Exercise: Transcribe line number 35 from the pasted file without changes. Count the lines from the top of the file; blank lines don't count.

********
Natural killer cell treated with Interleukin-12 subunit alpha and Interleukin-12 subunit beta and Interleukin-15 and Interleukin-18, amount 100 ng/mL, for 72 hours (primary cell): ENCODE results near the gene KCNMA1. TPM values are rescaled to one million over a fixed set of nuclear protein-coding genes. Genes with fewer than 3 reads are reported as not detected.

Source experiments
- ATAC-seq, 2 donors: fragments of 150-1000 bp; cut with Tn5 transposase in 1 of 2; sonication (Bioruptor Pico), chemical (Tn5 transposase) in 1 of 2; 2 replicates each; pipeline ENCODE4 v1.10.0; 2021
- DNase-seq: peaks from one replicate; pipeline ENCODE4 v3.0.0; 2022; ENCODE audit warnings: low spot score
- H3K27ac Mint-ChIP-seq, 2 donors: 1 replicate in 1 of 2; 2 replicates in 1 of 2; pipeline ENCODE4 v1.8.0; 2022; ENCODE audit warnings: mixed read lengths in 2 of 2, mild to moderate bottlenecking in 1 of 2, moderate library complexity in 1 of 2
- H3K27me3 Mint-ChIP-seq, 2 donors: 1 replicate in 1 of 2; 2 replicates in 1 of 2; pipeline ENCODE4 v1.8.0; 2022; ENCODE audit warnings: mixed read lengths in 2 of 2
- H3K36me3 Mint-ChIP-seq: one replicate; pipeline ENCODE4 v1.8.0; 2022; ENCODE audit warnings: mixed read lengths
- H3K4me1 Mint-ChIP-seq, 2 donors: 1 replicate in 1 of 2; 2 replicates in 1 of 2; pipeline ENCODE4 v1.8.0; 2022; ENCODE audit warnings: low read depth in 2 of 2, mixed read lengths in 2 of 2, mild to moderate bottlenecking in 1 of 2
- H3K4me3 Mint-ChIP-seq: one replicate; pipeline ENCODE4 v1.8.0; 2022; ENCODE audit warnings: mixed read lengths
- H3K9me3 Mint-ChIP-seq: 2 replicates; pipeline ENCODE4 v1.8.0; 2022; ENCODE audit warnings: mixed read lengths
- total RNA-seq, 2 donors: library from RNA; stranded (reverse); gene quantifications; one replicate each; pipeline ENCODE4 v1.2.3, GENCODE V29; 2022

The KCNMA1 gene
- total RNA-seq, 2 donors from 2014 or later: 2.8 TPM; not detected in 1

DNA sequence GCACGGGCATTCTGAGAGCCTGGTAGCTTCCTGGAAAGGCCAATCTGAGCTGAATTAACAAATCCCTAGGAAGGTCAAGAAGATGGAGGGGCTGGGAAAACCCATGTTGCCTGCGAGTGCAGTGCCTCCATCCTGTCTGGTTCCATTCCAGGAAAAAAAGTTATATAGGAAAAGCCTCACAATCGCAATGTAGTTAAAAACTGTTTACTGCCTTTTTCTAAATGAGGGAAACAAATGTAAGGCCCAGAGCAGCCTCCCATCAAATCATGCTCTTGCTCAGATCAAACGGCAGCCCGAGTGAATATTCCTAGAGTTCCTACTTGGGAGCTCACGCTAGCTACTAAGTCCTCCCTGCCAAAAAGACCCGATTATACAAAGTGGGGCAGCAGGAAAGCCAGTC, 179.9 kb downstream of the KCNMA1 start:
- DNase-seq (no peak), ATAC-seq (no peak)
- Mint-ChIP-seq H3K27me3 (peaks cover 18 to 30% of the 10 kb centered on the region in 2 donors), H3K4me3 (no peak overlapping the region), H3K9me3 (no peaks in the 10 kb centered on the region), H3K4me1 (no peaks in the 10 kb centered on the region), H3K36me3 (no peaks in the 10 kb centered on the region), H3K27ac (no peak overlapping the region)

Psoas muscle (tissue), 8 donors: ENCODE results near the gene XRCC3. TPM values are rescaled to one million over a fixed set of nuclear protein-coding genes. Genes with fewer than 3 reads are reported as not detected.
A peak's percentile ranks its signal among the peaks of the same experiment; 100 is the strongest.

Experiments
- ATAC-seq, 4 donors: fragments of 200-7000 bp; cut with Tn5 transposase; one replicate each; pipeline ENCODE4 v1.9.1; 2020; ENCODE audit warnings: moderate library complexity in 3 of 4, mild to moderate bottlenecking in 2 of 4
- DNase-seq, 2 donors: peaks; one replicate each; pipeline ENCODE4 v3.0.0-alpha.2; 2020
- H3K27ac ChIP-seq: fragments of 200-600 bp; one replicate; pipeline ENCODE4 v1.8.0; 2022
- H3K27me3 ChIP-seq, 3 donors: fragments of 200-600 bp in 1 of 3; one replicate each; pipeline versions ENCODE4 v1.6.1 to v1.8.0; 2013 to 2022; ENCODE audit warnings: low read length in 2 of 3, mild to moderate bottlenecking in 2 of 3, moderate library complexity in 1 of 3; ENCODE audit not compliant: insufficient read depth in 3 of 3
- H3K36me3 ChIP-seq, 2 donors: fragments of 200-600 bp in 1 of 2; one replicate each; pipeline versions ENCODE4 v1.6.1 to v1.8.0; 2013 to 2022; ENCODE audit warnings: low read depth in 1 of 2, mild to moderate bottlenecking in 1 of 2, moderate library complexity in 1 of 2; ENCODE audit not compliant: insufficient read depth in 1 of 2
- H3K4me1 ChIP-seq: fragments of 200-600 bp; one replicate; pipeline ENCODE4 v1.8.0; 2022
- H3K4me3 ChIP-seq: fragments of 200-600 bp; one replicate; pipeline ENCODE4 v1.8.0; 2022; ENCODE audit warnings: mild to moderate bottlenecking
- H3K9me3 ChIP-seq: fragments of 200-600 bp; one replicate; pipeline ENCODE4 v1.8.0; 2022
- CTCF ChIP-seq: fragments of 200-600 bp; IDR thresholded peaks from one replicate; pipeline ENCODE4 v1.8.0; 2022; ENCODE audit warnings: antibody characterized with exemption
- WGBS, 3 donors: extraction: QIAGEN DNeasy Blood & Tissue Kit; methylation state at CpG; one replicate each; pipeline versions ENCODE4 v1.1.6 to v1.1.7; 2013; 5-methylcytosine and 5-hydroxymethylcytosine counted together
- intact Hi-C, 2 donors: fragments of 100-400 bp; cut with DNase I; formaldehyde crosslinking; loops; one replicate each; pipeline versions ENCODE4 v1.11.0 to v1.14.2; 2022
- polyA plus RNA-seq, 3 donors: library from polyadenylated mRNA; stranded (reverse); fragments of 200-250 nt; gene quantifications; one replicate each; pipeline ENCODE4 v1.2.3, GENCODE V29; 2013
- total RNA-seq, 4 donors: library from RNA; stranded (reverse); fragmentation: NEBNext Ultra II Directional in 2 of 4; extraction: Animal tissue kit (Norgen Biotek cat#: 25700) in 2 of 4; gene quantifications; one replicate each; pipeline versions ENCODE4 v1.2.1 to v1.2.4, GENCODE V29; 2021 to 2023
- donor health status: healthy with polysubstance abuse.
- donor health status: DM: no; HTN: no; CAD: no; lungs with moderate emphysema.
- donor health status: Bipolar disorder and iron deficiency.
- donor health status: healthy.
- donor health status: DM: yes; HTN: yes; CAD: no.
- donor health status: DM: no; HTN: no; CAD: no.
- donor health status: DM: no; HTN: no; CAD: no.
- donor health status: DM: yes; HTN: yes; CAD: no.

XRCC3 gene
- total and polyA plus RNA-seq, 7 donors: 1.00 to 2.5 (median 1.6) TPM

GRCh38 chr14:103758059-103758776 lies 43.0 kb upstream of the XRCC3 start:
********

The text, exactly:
- donor health status: Bipolar disorder and iron deficiency.